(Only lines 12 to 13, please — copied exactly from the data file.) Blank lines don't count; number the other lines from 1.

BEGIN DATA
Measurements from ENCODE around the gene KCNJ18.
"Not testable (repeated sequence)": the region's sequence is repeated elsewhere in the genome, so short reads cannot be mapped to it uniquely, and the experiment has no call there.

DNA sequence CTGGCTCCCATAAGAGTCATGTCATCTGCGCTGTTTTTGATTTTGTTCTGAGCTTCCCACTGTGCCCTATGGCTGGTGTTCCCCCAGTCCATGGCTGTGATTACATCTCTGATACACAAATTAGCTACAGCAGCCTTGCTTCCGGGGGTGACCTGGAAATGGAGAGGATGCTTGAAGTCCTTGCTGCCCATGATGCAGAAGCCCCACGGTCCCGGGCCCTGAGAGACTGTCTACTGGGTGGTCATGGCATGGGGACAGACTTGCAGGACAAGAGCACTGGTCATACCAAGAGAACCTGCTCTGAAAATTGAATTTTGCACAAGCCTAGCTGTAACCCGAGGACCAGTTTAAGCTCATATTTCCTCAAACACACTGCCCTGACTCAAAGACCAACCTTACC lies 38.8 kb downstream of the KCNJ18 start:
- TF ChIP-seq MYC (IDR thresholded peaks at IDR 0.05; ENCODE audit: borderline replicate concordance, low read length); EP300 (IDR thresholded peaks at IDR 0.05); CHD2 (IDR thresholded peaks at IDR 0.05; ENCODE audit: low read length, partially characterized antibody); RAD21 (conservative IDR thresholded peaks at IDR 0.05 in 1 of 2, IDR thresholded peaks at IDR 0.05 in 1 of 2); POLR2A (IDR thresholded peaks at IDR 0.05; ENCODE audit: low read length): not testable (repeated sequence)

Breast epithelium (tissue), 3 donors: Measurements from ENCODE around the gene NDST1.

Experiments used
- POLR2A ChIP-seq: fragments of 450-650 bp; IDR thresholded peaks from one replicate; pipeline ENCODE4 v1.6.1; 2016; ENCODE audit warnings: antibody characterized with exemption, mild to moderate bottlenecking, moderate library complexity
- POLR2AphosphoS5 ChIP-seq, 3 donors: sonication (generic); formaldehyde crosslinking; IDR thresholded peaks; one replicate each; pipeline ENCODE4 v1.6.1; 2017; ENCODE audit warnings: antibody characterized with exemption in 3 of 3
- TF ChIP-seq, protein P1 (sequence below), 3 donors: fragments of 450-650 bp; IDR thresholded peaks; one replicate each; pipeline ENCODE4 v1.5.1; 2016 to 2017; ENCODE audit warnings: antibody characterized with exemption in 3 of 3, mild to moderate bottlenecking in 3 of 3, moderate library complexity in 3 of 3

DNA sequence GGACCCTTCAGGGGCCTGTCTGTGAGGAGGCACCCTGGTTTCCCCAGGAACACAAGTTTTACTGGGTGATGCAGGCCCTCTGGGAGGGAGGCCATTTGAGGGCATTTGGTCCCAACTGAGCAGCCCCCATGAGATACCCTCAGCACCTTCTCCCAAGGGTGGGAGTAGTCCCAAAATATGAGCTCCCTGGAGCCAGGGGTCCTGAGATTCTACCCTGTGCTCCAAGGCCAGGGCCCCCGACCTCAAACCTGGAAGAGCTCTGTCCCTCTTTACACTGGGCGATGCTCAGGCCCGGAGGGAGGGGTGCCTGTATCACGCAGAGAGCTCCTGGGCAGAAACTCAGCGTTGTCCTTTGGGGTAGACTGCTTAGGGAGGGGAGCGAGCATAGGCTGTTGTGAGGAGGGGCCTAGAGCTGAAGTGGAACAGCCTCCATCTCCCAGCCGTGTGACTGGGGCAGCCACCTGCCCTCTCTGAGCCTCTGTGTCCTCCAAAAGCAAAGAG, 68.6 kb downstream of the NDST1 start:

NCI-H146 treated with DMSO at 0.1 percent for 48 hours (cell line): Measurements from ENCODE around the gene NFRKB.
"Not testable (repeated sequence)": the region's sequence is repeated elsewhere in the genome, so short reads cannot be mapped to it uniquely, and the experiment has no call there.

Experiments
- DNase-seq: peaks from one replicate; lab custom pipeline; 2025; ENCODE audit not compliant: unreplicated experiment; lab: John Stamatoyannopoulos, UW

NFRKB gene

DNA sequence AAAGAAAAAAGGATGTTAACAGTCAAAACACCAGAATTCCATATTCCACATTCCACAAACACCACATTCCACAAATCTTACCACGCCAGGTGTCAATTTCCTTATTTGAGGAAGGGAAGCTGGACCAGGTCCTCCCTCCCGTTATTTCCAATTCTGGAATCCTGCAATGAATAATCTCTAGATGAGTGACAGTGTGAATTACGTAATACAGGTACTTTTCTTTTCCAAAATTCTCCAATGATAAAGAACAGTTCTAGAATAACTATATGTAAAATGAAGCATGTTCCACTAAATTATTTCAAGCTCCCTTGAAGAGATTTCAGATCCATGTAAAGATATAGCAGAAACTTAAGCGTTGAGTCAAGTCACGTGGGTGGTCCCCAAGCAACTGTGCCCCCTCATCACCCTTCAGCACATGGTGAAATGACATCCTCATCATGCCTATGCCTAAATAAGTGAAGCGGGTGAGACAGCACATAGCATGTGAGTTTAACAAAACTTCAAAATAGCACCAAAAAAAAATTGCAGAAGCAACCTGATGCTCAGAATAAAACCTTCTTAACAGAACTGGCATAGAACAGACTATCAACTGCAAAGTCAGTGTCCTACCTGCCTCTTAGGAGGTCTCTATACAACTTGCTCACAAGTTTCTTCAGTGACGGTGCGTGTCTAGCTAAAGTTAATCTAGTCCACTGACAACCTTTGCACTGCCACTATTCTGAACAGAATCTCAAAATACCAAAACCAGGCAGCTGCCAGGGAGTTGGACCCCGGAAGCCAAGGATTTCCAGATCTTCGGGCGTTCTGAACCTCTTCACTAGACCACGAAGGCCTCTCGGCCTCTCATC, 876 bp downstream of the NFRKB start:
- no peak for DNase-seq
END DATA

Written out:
"Not testable (repeated sequence)": the region's sequence is repeated elsewhere in the genome, so short reads cannot be mapped to it uniquely, and the experiment has no call there.

Experiments